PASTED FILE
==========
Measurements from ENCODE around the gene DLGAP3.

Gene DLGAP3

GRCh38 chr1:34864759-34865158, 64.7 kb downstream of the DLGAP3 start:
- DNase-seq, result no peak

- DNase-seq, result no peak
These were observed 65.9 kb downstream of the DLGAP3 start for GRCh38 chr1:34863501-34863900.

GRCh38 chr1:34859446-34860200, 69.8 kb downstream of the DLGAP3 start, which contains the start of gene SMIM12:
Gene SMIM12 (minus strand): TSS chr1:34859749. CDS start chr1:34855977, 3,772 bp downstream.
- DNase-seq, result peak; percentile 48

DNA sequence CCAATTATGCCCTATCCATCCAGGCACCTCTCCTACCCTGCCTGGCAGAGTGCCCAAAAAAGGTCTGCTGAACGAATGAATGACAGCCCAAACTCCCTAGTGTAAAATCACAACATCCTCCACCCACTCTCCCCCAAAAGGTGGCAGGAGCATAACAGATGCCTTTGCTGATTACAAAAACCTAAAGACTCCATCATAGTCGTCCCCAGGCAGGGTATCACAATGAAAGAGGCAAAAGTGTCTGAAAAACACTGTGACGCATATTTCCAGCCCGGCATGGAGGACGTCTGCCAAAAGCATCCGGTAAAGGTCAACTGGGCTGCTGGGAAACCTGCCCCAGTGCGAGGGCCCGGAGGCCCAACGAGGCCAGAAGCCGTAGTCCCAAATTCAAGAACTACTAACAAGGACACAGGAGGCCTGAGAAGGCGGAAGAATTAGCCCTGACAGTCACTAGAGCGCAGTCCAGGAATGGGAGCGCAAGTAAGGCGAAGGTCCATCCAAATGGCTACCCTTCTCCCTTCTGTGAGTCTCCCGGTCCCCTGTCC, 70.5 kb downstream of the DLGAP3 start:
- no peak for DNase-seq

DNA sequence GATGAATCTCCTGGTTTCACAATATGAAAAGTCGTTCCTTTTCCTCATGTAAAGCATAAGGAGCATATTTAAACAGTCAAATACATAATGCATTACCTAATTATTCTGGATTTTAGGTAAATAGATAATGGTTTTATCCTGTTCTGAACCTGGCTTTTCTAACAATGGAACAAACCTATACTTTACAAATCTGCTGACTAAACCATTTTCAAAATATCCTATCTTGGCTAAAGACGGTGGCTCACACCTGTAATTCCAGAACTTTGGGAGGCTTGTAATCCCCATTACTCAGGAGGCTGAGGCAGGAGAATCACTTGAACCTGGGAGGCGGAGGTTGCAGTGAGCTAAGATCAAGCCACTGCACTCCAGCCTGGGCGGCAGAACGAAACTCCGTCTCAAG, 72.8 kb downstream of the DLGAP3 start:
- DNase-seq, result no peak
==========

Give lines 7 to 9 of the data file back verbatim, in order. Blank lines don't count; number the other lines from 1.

GRCh38 chr1:34859446-34860200, 69.8 kb downstream of the DLGAP3 start, which contains the start of gene SMIM12:
Gene SMIM12 (minus strand): TSS chr1:34859749. CDS start chr1:34855977, 3,772 bp downstream.
- DNase-seq, result peak; percentile 48